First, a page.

French Arms Firms Grapple With Virus Lock Down


By Pierre Tran

Paris – French arms companies have taken major steps following a national lock down ordered last week against the coronavirus, with some factories closed or cutting back, staff working from home, and shipyards working at a slower pace.

The government has declared a state of emergency in the health domain, with the Official Journal publishing March 24 a law granting two months of greater state power in the combat against Covid-19.

The lock down went into effect midday March 17, limiting the right for people to leave home and requiring an official document with boxes to tick for reasons of travel.

The government has since tightened those restrictions, including cutting the distance for personal exercise walks to one kilometer from home and a maximum of one hour to be out of doors. Hefty fines will be imposed for breaches of restrictions.

There are wide expectations the two-week lock down will be extended, as the pandemic continues to take lives.

Trade show cancelled

A spread of the virus has led to cancellation of the Eurosatory trade show for land weapons, a source close to the exhibition said.

The show organizers had decided it was “impossible” to postpone the exhibition, given the complexity for French and foreign exhibitors, and official delegations from around the world.

There were logistical concerns for the show, which takes 1-1/2 years to organize, the source said. A formal decision to cancel was expected March 26.

A  cancellation follows the cancellation of the Berlin ILA and Farnborough air shows.

Eurosatory had been due to be held June 8-12 just outside the capital.

The Royal International Air Tattoo air show, a prominent UK military event, has also been axed.

A launch of a program for a European medium-altitude, long-endurance drone has been pushed back, with a deal expected in October or November, a source close to the deal said. Governments were ready to accept a budget of some €7.2 billion ($7.8 billion), while industry seeks €7.4 billion. France had previously expected an agreement by mid year.

Fighter Jet Factory Locked Down

Dassault Aviation has closed factories and offices, including the key Merignac plant, southwest France, which builds the Rafale fighter jet.

“We are going through an exceptionally serious crisis with consequences on public health, with its breadth and impact on the medical care system, and also its effects on the economy and our company,” executive chairman Eric Trappier said in a March 22 note to staff posted on the company website. Factories were closed since the lock down started last Tuesday.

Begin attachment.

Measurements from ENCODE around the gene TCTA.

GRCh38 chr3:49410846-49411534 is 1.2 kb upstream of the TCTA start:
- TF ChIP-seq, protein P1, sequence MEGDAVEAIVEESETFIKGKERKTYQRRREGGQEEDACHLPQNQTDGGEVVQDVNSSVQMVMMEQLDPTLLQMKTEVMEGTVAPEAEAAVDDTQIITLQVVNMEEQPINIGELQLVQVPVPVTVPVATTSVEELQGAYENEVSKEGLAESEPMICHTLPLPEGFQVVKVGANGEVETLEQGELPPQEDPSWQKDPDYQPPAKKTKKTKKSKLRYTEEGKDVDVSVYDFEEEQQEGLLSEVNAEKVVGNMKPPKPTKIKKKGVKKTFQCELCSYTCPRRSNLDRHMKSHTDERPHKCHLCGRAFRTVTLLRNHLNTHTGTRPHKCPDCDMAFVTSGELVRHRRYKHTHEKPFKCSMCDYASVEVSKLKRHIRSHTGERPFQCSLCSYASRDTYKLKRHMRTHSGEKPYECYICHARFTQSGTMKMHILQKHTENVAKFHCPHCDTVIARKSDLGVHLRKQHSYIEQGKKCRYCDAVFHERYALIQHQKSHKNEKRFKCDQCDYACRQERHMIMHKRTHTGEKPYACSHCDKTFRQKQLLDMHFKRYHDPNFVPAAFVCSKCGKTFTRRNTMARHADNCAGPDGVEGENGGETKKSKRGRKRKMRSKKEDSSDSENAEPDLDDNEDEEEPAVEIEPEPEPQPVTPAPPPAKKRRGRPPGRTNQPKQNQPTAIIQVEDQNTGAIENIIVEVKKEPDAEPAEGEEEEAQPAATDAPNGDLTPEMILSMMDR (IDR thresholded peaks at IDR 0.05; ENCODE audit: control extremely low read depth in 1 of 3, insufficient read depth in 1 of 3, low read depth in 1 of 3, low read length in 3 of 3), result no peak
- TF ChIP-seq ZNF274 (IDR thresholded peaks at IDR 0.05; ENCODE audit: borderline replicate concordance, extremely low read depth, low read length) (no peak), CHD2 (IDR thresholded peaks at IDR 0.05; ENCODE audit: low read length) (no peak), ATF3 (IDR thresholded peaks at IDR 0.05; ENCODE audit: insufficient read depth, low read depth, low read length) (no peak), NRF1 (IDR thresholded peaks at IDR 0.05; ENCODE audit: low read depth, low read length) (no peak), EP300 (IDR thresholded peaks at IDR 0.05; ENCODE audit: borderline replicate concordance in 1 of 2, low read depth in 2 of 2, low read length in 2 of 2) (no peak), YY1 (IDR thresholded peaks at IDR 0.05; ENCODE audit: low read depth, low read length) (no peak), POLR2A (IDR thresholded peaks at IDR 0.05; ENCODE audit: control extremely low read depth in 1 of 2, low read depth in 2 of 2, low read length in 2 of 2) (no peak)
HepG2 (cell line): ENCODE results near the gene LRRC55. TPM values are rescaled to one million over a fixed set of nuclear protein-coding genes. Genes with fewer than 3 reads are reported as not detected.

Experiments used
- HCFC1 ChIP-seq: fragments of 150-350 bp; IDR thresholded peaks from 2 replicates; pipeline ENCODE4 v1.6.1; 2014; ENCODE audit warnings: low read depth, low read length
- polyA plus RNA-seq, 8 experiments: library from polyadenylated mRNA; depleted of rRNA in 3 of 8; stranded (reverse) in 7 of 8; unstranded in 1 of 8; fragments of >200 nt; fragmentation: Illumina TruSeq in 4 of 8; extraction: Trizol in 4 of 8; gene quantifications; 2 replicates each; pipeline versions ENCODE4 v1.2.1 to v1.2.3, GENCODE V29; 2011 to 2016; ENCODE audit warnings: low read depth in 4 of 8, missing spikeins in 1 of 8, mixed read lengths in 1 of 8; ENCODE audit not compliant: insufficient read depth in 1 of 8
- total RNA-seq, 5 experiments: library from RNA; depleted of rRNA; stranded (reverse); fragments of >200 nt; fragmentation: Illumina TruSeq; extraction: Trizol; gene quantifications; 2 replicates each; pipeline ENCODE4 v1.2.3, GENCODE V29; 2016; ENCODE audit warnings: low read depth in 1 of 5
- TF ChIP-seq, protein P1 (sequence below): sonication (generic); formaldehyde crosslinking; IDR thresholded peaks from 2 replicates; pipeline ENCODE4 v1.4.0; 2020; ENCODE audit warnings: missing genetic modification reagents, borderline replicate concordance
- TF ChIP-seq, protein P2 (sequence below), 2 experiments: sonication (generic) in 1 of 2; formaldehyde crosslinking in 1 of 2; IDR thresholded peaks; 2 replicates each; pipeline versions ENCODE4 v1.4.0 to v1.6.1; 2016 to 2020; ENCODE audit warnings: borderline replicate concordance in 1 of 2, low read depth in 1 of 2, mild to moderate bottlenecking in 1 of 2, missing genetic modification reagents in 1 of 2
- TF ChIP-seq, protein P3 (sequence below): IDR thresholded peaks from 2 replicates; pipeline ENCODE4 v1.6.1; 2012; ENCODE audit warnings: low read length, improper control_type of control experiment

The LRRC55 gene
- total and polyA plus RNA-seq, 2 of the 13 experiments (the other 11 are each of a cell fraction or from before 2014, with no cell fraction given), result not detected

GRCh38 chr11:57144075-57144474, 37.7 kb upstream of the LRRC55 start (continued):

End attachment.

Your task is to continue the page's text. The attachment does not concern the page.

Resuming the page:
For office workers who could not work from home, the offices and open work spaces were cleaned every day, hand sanitizer provided and guidance given on distancing, he said.

A return to work would take place once factories and offices had been cleaned, he said in a March 23 note. The company was due to hold March 26 a special meeting of the works council to give an update, with information to be passed on to councils in each plant.

Production remained suspended until the health measures were implemented.

Dassault is prime contractor on the European project for a future combat air system and the Rafale, a key export product factored into the French defense budget. The company also planned to announce the launch of a new Falcon business jet this year. That was before the virus attack.

French Missiles Shuttered

MBDA, the missile maker, last Tuesday shut down its three sites in France, the only country of the four-nation consortium to do so. The plants in Britain, Germany and Italy are open.

In France, there are some 5,100 workers in three MBDA sites, with the head office at Plessiy Robinson, just outside the capital, and plants at Bourges and Selles-Saint Denis, central France.

There are plans to return gradually to work, reflecting priorities assigned to certain programs. Staff will be given protection kit and there will be two work shifts – morning and afternoon – with a cut in the number at work.